Mountain Buddhism (山岳仏教)
Mountain Buddhism, a form of Buddhism for the practitioner of austerities who seeks an ascetic practice place in mountains, was begun by Saicho (767-822), the founder of the Tendai sect, Kukai (774-835), the founder of the Shingon sect, and others against the secularization of Nara Buddhism (Nanto rokushu), which had strengthened its ties with the government. It led to the Shugendo (Japanese mountain asceticism/shamanism incorporating Shinto and Buddhist concepts) and developed rapidly during the Heian period, combined with the traditional Japanese mountain worship.
It is said that Buddhism was introduced to Japan in 538, which was the era of Emperor Kinmei. During the Heian period (794 to 1192), the Tendai and Shingon sects were established by Saicho and Kukai, respectively, who practiced asceticism and had learned orthodox Mountain Buddhism in Tang, and some temples (including those of Mt. Hiei and Mt. Koya) were founded. Enryaku-ji Temple of Mt. Hiei was founded by Saicho in 788, and Kongobu-ji Temple of Mt. Koya was founded by Kukai in 816. Implying their criticism of urban Buddhism, which tended to be political, they strengthened the characteristic of Mikkyo (Esoteric Buddhism) despite the call to keep the nation tranquil, and distanced themselves from government. It can be assumed that because there are many mountains in Japan and a traditional mountain worship had existed, this kind of idea could easily have been accepted. Additionally, from the standpoint of practical benefit, the development of Mountain Buddhism was promoted because the aristocracy expected the genriki (the effect) of the ascetic monk to bring spiritual (material) benefit in this world through the observance of Buddhist teachings, and it was also protected by the Imperial Court (including the Imperial Family), which led to a rapid generalization. In 806, Mountain Buddhism officially became one of the kokka bukkyo (Buddhism for ruling the country) as well as the urban form of Buddhism. A method in Esoteric Buddhism, which included strong characteristics of the benefit gained in this world and Onmyodo (the way of Yin and Yang, and occult divination system based on the Taoist theory of the five elements) also developed, as did the Jodo sect founded by Honen. It also led to the Shugendo, which emphasized the mountain ascetic practices, and an idea of syncretism of Shinto and Buddhism was created. However, its religious group became enormous and purified during the Heian period.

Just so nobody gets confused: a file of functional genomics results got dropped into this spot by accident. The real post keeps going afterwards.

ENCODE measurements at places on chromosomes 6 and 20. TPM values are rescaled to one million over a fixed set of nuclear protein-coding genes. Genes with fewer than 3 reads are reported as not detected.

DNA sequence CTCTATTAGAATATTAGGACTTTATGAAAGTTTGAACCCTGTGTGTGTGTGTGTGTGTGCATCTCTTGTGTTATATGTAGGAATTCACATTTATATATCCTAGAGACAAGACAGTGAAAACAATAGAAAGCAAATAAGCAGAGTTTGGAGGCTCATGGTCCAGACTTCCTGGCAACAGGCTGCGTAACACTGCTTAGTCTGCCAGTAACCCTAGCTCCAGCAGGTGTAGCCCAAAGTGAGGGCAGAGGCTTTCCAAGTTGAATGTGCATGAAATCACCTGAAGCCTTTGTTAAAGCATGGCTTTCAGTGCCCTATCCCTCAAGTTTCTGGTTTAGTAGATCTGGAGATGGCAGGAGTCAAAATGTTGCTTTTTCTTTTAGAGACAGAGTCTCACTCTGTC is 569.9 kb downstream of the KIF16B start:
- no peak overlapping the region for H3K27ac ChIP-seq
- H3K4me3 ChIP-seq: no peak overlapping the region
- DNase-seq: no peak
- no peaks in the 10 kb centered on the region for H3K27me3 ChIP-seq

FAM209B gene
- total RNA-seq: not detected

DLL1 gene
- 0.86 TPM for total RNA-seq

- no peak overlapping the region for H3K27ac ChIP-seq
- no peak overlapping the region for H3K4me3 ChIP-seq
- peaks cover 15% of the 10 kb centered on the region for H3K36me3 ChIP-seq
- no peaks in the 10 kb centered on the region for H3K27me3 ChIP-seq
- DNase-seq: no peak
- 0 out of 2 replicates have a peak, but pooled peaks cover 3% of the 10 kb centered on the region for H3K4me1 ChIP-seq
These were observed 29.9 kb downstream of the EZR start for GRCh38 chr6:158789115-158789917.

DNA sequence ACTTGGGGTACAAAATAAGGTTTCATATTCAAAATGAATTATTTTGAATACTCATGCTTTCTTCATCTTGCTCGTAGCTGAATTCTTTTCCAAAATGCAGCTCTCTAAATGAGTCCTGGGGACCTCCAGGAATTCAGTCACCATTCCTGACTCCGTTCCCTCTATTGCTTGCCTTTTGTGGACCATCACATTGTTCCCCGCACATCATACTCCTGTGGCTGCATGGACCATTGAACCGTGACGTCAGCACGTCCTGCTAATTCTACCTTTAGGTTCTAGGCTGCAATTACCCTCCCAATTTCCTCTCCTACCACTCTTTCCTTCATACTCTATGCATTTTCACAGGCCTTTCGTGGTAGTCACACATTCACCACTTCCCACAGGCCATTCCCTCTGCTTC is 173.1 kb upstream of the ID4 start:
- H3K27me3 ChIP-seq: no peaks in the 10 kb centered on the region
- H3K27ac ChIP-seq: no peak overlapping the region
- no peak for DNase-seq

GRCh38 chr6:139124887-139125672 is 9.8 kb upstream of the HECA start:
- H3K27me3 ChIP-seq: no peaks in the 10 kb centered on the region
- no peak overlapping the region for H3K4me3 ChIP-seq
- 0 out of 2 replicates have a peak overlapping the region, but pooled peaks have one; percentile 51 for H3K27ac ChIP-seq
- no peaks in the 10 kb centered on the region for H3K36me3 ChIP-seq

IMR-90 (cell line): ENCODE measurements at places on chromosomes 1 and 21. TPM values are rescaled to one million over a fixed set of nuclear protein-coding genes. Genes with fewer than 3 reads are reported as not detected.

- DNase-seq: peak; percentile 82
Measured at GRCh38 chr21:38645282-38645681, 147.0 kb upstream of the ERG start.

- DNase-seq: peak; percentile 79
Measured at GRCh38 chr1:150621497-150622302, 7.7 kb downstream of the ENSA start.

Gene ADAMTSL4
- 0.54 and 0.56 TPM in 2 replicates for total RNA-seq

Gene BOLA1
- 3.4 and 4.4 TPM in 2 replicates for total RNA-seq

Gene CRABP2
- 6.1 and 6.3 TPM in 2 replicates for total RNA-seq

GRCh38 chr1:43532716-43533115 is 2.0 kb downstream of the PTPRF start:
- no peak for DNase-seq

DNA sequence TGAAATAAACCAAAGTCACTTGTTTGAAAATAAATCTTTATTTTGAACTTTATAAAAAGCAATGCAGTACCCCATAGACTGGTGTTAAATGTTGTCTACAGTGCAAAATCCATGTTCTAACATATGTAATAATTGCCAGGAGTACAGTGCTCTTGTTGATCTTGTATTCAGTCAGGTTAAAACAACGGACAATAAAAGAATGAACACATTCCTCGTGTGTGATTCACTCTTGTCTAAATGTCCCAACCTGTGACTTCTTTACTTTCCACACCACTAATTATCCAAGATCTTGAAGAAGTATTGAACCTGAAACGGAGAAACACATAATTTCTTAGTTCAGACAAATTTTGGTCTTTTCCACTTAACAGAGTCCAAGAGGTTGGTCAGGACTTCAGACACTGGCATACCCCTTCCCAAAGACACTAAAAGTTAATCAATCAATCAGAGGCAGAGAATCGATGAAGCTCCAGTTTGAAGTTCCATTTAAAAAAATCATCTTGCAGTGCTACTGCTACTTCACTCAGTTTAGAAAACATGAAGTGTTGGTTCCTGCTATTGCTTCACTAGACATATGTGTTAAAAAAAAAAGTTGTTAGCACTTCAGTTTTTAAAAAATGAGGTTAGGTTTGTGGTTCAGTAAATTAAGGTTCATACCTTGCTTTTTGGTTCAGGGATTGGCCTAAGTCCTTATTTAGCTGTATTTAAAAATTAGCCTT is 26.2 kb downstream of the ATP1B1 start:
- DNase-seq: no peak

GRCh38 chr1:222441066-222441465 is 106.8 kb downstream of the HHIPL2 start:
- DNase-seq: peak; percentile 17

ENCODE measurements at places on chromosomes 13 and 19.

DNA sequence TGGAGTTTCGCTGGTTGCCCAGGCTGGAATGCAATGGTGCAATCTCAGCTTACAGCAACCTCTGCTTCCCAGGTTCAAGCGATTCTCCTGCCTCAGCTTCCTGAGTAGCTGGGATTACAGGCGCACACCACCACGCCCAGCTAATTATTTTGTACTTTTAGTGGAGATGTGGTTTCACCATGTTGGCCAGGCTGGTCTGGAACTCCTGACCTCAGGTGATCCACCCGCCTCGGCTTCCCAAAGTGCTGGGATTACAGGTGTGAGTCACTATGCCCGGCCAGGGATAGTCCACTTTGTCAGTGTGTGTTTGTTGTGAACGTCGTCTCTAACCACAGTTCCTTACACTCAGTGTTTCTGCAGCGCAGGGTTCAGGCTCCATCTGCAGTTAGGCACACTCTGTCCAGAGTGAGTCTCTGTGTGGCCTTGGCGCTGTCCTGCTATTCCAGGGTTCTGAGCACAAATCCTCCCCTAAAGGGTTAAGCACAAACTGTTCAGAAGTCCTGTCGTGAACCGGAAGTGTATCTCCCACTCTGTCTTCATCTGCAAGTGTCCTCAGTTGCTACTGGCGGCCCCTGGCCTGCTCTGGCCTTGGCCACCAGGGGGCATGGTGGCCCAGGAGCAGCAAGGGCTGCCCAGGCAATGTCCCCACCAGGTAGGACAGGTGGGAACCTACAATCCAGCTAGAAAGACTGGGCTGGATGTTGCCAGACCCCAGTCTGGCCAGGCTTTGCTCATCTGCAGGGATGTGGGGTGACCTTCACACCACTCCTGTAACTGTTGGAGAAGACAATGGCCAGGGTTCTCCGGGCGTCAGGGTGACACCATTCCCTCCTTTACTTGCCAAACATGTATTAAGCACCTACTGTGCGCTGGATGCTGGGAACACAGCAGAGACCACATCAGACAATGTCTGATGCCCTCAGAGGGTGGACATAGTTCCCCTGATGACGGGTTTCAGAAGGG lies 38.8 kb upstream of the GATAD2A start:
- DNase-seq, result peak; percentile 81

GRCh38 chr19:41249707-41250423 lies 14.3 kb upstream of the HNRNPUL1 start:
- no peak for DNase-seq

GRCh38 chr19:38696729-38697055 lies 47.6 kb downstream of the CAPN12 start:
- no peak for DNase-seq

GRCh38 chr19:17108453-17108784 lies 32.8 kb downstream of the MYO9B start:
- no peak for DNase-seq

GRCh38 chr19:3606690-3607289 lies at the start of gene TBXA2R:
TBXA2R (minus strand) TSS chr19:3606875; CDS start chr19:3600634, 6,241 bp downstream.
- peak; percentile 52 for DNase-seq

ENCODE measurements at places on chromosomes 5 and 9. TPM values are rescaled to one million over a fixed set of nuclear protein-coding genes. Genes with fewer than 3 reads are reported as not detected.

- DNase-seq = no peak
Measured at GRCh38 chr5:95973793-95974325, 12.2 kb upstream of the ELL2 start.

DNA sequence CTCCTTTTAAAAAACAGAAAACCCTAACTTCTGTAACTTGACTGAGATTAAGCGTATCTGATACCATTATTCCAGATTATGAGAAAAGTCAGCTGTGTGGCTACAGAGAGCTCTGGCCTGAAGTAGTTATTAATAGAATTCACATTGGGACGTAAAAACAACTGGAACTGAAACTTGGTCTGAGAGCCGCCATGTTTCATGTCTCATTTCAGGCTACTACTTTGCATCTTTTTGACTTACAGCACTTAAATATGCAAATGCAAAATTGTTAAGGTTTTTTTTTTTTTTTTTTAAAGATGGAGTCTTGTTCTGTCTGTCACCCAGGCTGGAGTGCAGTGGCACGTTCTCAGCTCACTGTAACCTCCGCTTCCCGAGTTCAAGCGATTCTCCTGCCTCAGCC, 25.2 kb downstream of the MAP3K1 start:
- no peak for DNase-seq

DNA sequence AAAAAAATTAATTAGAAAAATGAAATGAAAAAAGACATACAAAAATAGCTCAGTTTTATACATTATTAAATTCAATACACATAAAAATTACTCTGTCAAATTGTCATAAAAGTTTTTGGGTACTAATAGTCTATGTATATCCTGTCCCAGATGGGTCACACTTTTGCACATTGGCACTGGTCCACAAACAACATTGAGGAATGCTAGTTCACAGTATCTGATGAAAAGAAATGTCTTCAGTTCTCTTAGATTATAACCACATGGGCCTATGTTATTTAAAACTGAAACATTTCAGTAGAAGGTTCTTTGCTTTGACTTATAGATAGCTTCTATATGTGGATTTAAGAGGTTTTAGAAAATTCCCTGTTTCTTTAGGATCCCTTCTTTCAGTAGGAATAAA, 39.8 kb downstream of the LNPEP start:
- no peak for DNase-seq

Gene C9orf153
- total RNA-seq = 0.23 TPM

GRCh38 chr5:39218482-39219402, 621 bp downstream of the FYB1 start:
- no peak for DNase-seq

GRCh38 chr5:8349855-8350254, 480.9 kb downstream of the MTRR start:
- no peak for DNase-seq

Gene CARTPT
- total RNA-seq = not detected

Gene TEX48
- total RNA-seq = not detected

The mountains worshipped in Mountain Buddhism
Dewa Sanzan (Three Mountains of Dewa)